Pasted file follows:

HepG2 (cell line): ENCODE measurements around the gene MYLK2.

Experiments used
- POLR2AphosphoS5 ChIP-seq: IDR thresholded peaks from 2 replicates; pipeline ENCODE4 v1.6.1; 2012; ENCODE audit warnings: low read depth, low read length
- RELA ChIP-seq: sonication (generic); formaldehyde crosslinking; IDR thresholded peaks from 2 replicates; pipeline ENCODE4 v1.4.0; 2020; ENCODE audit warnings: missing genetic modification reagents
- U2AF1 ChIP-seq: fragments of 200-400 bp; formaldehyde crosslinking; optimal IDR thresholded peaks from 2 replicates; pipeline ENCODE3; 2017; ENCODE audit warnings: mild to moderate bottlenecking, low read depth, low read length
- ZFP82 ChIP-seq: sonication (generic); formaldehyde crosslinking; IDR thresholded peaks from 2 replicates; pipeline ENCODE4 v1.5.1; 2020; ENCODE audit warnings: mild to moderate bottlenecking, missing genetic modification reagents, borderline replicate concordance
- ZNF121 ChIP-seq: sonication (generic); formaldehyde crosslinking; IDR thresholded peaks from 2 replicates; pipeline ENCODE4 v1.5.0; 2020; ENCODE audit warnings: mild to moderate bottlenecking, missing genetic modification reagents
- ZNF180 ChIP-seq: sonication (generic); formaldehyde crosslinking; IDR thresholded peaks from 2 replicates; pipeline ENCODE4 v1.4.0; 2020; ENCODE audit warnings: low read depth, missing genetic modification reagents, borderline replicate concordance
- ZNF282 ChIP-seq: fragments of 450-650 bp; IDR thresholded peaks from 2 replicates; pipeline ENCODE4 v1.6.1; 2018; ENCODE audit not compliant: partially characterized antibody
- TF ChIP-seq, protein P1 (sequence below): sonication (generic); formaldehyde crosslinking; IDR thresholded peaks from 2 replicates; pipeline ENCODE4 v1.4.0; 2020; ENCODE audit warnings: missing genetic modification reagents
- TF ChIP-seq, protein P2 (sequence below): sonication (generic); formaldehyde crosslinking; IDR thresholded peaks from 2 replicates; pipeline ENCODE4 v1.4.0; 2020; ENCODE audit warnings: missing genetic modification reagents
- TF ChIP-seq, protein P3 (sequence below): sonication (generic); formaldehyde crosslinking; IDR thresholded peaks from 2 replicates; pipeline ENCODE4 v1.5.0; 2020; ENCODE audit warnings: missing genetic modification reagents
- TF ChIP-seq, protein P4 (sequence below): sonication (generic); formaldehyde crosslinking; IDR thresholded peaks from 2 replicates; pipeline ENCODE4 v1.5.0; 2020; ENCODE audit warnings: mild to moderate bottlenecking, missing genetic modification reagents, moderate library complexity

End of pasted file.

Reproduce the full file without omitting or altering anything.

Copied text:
HepG2 (cell line): ENCODE measurements around the gene MYLK2.

Experiments used
- POLR2AphosphoS5 ChIP-seq: IDR thresholded peaks from 2 replicates; pipeline ENCODE4 v1.6.1; 2012; ENCODE audit warnings: low read depth, low read length
- RELA ChIP-seq: sonication (generic); formaldehyde crosslinking; IDR thresholded peaks from 2 replicates; pipeline ENCODE4 v1.4.0; 2020; ENCODE audit warnings: missing genetic modification reagents
- U2AF1 ChIP-seq: fragments of 200-400 bp; formaldehyde crosslinking; optimal IDR thresholded peaks from 2 replicates; pipeline ENCODE3; 2017; ENCODE audit warnings: mild to moderate bottlenecking, low read depth, low read length
- ZFP82 ChIP-seq: sonication (generic); formaldehyde crosslinking; IDR thresholded peaks from 2 replicates; pipeline ENCODE4 v1.5.1; 2020; ENCODE audit warnings: mild to moderate bottlenecking, missing genetic modification reagents, borderline replicate concordance
- ZNF121 ChIP-seq: sonication (generic); formaldehyde crosslinking; IDR thresholded peaks from 2 replicates; pipeline ENCODE4 v1.5.0; 2020; ENCODE audit warnings: mild to moderate bottlenecking, missing genetic modification reagents
- ZNF180 ChIP-seq: sonication (generic); formaldehyde crosslinking; IDR thresholded peaks from 2 replicates; pipeline ENCODE4 v1.4.0; 2020; ENCODE audit warnings: low read depth, missing genetic modification reagents, borderline replicate concordance
- ZNF282 ChIP-seq: fragments of 450-650 bp; IDR thresholded peaks from 2 replicates; pipeline ENCODE4 v1.6.1; 2018; ENCODE audit not compliant: partially characterized antibody
- TF ChIP-seq, protein P1 (sequence below): sonication (generic); formaldehyde crosslinking; IDR thresholded peaks from 2 replicates; pipeline ENCODE4 v1.4.0; 2020; ENCODE audit warnings: missing genetic modification reagents
- TF ChIP-seq, protein P2 (sequence below): sonication (generic); formaldehyde crosslinking; IDR thresholded peaks from 2 replicates; pipeline ENCODE4 v1.4.0; 2020; ENCODE audit warnings: missing genetic modification reagents
- TF ChIP-seq, protein P3 (sequence below): sonication (generic); formaldehyde crosslinking; IDR thresholded peaks from 2 replicates; pipeline ENCODE4 v1.5.0; 2020; ENCODE audit warnings: missing genetic modification reagents
- TF ChIP-seq, protein P4 (sequence below): sonication (generic); formaldehyde crosslinking; IDR thresholded peaks from 2 replicates; pipeline ENCODE4 v1.5.0; 2020; ENCODE audit warnings: mild to moderate bottlenecking, missing genetic modification reagents, moderate library complexity